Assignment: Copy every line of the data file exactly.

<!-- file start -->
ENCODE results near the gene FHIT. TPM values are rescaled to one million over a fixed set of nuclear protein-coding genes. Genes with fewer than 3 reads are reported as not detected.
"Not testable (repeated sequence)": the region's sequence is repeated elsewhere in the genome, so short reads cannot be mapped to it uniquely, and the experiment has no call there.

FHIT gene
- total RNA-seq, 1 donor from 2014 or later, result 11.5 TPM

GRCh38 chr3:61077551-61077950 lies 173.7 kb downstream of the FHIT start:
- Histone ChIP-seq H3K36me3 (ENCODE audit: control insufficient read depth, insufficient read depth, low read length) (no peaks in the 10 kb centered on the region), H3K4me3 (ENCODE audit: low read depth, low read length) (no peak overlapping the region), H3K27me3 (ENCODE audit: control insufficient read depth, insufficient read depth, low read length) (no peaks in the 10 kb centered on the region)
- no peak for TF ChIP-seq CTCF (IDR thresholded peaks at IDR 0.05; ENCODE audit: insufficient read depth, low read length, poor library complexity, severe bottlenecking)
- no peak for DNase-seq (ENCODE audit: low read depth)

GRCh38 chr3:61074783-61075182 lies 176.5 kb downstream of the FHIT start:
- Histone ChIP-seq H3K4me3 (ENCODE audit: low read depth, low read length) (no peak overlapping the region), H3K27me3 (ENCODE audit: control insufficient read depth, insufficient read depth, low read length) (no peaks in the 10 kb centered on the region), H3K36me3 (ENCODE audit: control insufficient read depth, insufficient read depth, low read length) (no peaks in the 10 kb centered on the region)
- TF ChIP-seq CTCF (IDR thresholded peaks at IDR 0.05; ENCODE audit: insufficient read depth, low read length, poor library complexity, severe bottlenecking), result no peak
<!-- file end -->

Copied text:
ENCODE results near the gene FHIT. TPM values are rescaled to one million over a fixed set of nuclear protein-coding genes. Genes with fewer than 3 reads are reported as not detected.
"Not testable (repeated sequence)": the region's sequence is repeated elsewhere in the genome, so short reads cannot be mapped to it uniquely, and the experiment has no call there.

FHIT gene
- total RNA-seq, 1 donor from 2014 or later, result 11.5 TPM

GRCh38 chr3:61077551-61077950 lies 173.7 kb downstream of the FHIT start:
- Histone ChIP-seq H3K36me3 (ENCODE audit: control insufficient read depth, insufficient read depth, low read length) (no peaks in the 10 kb centered on the region), H3K4me3 (ENCODE audit: low read depth, low read length) (no peak overlapping the region), H3K27me3 (ENCODE audit: control insufficient read depth, insufficient read depth, low read length) (no peaks in the 10 kb centered on the region)
- no peak for TF ChIP-seq CTCF (IDR thresholded peaks at IDR 0.05; ENCODE audit: insufficient read depth, low read length, poor library complexity, severe bottlenecking)
- no peak for DNase-seq (ENCODE audit: low read depth)

GRCh38 chr3:61074783-61075182 lies 176.5 kb downstream of the FHIT start:
- Histone ChIP-seq H3K4me3 (ENCODE audit: low read depth, low read length) (no peak overlapping the region), H3K27me3 (ENCODE audit: control insufficient read depth, insufficient read depth, low read length) (no peaks in the 10 kb centered on the region), H3K36me3 (ENCODE audit: control insufficient read depth, insufficient read depth, low read length) (no peaks in the 10 kb centered on the region)
- TF ChIP-seq CTCF (IDR thresholded peaks at IDR 0.05; ENCODE audit: insufficient read depth, low read length, poor library complexity, severe bottlenecking), result no peak